I need to make a correction to yesterday’s blog. Brian who brings food for the diggers explained that he and his partner are no longer part of Orkney Zero Waste. They are now working independently as a not for profit organisation called Food Fairy Mary – a perfect name for the service they provide.

Tomorrow they will begin to cover the trenches – a time when I need to collect more drawings but at the same time have conversations with people not involved in the heavy lifting of sandbags and tyres. It could be a busy day…

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The photo of my corner of the Art Hut represents half the artists’ space. Yesterday was Open Day and we had 100 visitors. As we can only fit in two or three people at one time, it was a busy day.  The only drawing achieved was a quick sketch from the Art Hut doorway of three of the diggers during their tea-break.

It is now the last week of the dig and everybody is trying to get unfinished business cleared up before the trenches are covered over to protect them until next season. There is a lot of planning going on – and not in the sense of looking forward. Planning in archaeological terms means making a carefully drawn plan of a piece of the trench. Even though advanced technology can make detailed photographic records of the site, drawing is still an important element of the documentation. One of the archaeologists told me that there is currently some debate on whether drawing still serves any purpose. She personally feels that the subjective nature of drawing acknowledges the interpretive nature of archaeology, and is a way of passing on her thought process to the next person who works in that context.  Obviously this appeals to me – as a combination of drawing and human perception.

So while the archaeologists were drawing, I engaged in some archaeological analysis in my own haphazard artist’s manner. Over the season Martha the ‘Rock Lady’ has been giving me little pots of ‘sweeties’ – pieces of silt stone, which I have been sorting into ones that make good marks on paper and putting those into small bags. They have now been graded according to colour and assembled into a colour chart.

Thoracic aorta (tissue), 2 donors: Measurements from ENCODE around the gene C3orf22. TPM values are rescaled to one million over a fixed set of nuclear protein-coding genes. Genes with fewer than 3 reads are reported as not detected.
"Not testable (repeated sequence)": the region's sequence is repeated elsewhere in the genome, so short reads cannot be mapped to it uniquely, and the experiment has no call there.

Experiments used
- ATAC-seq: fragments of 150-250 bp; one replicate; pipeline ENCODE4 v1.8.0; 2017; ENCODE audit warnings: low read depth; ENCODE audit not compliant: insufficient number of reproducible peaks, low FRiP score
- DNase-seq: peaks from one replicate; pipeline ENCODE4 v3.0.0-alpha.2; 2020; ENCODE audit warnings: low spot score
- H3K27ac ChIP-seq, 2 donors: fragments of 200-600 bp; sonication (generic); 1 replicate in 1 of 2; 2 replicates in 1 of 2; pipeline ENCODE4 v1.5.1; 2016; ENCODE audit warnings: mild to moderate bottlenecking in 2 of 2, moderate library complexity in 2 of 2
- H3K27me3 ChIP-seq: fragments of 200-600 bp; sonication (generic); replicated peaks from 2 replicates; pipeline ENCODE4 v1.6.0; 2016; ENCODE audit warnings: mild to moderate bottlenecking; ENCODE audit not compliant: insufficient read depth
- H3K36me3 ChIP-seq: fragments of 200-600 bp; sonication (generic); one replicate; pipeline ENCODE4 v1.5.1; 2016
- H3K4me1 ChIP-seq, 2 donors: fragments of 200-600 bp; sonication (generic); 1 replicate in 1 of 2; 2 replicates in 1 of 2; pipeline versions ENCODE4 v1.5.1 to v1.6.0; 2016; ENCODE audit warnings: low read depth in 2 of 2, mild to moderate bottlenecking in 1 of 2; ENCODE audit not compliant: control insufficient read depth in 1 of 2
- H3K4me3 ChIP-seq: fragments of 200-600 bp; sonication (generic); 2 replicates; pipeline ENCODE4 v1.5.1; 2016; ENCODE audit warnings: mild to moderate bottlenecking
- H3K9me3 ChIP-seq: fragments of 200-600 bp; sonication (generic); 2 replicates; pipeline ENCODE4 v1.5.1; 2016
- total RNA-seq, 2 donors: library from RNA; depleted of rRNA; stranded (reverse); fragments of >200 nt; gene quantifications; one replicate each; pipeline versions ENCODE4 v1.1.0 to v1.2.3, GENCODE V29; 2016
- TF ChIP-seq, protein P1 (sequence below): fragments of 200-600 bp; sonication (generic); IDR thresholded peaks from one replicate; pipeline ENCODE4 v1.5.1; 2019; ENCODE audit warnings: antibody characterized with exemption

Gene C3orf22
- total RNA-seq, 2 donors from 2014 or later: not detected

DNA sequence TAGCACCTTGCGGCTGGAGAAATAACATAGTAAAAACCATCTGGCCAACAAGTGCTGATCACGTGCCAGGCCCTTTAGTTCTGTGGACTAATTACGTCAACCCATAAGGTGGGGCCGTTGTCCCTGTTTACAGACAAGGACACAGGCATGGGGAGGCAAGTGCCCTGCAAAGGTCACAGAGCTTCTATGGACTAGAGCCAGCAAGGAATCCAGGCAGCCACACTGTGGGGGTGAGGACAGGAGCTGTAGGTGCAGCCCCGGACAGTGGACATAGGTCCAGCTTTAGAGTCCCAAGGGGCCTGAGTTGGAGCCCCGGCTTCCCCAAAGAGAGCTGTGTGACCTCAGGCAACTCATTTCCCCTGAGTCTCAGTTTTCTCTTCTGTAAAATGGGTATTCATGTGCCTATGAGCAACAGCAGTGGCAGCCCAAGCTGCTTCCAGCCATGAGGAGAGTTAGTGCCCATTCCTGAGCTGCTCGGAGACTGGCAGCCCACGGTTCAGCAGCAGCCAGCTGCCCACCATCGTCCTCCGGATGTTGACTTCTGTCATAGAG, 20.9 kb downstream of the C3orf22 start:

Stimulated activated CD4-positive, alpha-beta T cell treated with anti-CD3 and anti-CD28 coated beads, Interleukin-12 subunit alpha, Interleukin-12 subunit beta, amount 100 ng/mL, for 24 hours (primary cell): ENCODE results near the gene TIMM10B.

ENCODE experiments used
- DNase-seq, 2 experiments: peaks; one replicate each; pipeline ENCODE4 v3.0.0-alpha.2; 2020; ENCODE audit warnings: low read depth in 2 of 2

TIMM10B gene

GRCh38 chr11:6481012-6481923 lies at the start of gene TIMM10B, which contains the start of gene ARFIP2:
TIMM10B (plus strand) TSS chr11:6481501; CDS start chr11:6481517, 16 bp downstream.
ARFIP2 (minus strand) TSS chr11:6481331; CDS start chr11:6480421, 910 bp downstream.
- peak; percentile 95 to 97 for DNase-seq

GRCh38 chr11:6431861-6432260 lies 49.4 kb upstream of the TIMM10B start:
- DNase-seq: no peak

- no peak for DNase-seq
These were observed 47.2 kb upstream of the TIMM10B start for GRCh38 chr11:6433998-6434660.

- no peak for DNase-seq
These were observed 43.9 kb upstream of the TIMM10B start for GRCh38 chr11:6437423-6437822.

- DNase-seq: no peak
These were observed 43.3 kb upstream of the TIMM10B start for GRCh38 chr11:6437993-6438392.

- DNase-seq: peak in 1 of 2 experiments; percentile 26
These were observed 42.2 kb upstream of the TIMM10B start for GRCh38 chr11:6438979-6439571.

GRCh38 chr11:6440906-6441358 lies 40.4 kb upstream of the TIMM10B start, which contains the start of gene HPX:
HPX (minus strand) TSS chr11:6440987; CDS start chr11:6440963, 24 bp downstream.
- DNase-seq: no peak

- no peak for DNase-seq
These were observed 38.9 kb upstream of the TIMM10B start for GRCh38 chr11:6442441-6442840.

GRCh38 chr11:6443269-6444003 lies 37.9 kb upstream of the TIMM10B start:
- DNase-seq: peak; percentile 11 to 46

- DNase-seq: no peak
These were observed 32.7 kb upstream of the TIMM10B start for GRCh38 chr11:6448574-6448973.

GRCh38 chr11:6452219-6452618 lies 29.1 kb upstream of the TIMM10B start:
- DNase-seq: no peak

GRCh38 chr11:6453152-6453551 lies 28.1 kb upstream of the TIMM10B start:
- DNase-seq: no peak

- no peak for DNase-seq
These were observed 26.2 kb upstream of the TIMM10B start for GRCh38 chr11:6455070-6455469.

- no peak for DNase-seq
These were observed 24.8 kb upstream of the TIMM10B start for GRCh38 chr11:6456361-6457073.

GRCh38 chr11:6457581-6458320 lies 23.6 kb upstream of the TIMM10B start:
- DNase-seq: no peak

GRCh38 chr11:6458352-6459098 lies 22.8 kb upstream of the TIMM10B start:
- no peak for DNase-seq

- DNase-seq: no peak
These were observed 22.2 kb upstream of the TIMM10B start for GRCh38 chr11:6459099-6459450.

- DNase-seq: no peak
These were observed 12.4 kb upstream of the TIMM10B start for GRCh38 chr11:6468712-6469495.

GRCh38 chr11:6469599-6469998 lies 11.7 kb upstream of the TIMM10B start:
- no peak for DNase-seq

The Ness of Brodgar dig relies on donations and support from many people. This does not always take the form of hard cash.  Almost everyone on site is a volunteer and this is our method of support. Then there is Brian from the local Zero Waste charity, who comes every day to bring the diggers various food stuffs, including home-made hot soup and cakes made with ingredients that have been rejected for sale. These gifts are delicious and most appreciated – especially on a cold wet day.

If you, or someone you know, would like to make a donation the dig, this can be done online at: www.nessofbrodgar.co.uk/crowdfunder


The mood on site was sad today. The Director’s much loved dog Bryn, who I have drawn several times over the years, passed away after a long illness.  There is a lovely tribute on the Dig Diary.

Added to this mournful atmosphere, a strong Orkney wind from the north was not conducive to drawing or sound recording outside. So I stayed in the Art Hut and recorded the sound of the wind whistling.

Then I drew my fellow Artist in Residence, Diane Eagles, making a basket out of Neolithic materials – willow stems woven with water iris cord. Following her residency last year making pots around the ideas of ‘Feast and Found’, this year Diane is working on both pots and weaving, and is looking at Apotropaic (to ward off evil) mark marking and the ritual placing of pots and objects.


No blog tomorrow as we have the day off ahead of the Open Day on Sunday